England’s investment in intellect and tradition is at the heart of their record-equalling success, writes JON CARDINELLI.
England thrashed Scotland 61-21 at Twickenham on Saturday to claim the Six Nations title and equal the tier-one record of 18 consecutive wins. Afterwards, coach Eddie Jones said that the players remain hungry for a Grand Slam success, as well as an unprecedented 19th tier-one victory on the bounce.
Jones’ statement said much about the team’s present culture and standards. Who could have predicted that England would warrant comparisons with the All Blacks only 17 months after bombing out of the 2015 World Cup at the pool stage?
Jones has restored integrity to the England brand. From the outset, he has looked to innovate and to enlist the help of coaching specialists from around the world. At the same time, he has insisted that the players remain true to the traditional strengths of set-piece and gainline physicality.
To paraphrase the coach himself, England have gone back to the past so they can go to the future. Not since the early 2000s has an England pack commanded such fear and respect.
The current side has worked to develop its defence and kicking game. On the back of such dominance, England have endeavoured to make their counter-attacking opportunities count, often to spectacular effect.
That said, they haven’t made the same mistake as Australia and South Africa. While England have spoken at length about their desire to surpass the All Blacks at the top of the World Rugby rankings, they have not tried to replicate the All Blacks’ style of play.
The Springbok side of 2017 finds itself in a similar position to that of the England side of 2015. The South African rugby system is in dire need of a shake up, while the national side desperately needs a coaching team that can add value.
SA Rugby got it wrong in 2016 when they appointed Allister Coetzee as Heyneke Meyer’s successor. They got it wrong when they forced coaches within that setup to occupy dual roles instead of specialising, and when they included a complete rookie in Mzwandile Stick for no other reason than they wanted to appear pro-transformation. What they were trying to achieve with that mix of coaches was never clear.
What Coetzee himself was trying to achieve in 2016 was never clear. Every Bok press conference was fraught with mixed messages which ultimately confirmed that the coach and his players were not on the same page.
The Bok side of 2016 had no identity, no direction, and no hope of realistically challenging truly ambitious teams like New Zealand and England. At times, Coetzee and company attempted to draw comparisons between the Boks and the All Blacks, using the drive to play with more ball-in-hand as an excuse for mistakes and failure. The irony was that the Boks’ frantic running approach played directly into the hands of their more pragmatic opponents.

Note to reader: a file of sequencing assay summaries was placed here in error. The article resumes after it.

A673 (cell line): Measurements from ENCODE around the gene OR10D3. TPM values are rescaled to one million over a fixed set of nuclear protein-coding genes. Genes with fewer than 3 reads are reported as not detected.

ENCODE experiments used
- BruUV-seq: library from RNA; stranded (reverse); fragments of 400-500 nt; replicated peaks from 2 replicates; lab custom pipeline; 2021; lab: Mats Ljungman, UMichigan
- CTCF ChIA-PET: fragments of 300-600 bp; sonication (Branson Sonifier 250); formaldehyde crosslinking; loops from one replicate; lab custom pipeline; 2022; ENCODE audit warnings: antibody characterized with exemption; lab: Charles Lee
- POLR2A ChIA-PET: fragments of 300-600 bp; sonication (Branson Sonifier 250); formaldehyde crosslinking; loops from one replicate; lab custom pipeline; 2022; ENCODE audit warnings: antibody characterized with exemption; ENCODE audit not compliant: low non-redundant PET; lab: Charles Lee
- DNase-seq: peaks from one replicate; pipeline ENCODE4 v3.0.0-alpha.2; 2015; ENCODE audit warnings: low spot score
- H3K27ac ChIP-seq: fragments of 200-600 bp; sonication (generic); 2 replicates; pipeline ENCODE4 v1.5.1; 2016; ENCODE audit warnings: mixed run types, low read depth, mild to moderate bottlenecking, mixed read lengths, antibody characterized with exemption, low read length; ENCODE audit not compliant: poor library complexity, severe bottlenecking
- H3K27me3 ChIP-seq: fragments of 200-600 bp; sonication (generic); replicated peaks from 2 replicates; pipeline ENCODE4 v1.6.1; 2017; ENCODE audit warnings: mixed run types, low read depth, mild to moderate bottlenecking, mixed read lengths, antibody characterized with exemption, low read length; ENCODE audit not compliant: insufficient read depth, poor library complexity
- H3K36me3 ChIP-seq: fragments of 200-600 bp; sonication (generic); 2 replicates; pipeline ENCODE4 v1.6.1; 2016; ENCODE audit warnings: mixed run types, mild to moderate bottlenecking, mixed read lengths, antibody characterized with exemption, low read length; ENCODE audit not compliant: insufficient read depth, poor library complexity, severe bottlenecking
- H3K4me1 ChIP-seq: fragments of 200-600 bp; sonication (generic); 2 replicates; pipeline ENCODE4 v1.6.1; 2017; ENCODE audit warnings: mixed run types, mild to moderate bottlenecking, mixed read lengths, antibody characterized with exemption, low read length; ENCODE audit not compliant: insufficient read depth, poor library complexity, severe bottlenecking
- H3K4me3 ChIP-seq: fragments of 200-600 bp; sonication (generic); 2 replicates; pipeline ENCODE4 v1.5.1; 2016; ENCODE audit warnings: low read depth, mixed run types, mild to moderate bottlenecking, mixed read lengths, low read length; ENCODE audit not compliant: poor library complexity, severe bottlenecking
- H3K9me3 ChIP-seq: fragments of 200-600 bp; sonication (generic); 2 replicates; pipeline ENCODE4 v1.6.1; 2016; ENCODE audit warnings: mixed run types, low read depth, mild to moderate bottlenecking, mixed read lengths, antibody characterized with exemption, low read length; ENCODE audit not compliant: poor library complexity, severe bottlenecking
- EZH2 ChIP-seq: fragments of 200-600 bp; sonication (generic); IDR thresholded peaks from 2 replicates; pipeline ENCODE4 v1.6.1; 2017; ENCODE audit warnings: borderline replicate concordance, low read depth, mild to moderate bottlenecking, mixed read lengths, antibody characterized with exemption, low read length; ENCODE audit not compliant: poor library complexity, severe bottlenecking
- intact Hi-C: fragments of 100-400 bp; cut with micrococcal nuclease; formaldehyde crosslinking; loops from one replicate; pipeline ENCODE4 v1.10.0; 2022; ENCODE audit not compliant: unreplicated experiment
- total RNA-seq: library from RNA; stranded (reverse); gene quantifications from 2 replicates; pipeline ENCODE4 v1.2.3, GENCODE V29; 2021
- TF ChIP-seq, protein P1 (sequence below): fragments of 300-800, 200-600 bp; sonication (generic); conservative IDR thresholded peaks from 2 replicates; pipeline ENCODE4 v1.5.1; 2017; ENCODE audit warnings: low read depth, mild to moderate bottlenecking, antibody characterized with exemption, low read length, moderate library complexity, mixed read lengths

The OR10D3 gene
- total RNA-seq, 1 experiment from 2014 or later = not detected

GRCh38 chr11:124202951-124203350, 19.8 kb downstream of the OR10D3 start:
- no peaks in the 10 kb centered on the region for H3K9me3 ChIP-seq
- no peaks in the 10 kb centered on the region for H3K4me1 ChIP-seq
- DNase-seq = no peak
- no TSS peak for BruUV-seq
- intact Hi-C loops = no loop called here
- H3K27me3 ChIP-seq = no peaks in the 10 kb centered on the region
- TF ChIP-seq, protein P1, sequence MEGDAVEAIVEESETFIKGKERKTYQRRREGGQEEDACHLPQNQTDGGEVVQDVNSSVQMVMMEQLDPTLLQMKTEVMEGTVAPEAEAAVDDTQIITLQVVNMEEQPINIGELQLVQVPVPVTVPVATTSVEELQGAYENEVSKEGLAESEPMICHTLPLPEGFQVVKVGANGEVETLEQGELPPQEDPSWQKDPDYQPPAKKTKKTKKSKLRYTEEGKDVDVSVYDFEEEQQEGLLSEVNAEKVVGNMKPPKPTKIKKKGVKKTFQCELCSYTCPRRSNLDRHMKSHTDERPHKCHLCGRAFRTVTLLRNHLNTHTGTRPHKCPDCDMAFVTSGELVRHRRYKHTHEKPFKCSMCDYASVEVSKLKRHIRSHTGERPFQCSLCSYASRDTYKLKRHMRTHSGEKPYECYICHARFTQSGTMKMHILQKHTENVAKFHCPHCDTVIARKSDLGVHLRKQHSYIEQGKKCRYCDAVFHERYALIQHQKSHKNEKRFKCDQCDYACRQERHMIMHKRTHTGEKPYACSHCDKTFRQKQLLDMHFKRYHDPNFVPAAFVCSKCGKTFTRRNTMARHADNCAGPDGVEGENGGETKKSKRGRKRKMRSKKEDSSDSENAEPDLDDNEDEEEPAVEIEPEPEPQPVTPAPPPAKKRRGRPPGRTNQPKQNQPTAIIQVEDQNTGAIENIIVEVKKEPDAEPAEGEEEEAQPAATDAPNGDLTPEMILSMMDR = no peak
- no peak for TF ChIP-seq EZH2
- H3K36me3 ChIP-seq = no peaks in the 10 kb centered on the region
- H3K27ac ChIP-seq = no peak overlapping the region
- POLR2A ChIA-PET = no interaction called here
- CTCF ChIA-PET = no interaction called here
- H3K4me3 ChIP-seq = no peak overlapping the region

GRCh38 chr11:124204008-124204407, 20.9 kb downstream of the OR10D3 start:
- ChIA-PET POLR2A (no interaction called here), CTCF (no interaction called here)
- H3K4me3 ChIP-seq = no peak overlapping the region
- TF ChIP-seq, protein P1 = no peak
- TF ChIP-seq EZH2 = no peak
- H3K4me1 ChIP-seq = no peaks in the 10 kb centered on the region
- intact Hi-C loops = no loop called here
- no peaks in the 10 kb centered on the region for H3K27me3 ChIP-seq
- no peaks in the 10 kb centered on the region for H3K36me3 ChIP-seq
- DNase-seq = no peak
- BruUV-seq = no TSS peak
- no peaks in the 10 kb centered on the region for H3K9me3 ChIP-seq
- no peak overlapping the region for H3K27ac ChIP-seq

How about some positivity, you ask. Surely the Boks can turn things around as England did in the wake of the 2015 World Cup? At that stage, England were a laughing stock. Nobody’s laughing at them now.
There will be no change without brutal and uncompromising honesty. SA Rugby needs to admit that Coetzee is not the answer. The next coach must bring new ideas to the table, but he must also appreciate the Boks for the brutes that they are.
Build on the existing strengths. Encourage that bully mentality. Recruit specialists who can develop and refine skills with the boot and at the tackle. Consider someone like Sherylle Calder, the renowned visual coach who worked with Jones and England recently, as a means to improving handling and spatial awareness.
England’s success has been hard-earned. Hard decisions were made by the Rugby Football Union in the wake of the 2015 World Cup.
Jones was particularly hard on his players in the lead-up to the 2016 season. Since his appointment, there’s been an honesty about what England need to do to improve, and what needs to change before they can realise their ambition of ruling the rugby world.
The record of 18 consecutive wins confirms they are doing something right. A closer analysis of those matches will reveal that they have enjoyed success while staying true to their identity.
A lot will need to change over the next year or so before the Boks can say the same.
Photo: Shaun Botterill/Getty Images
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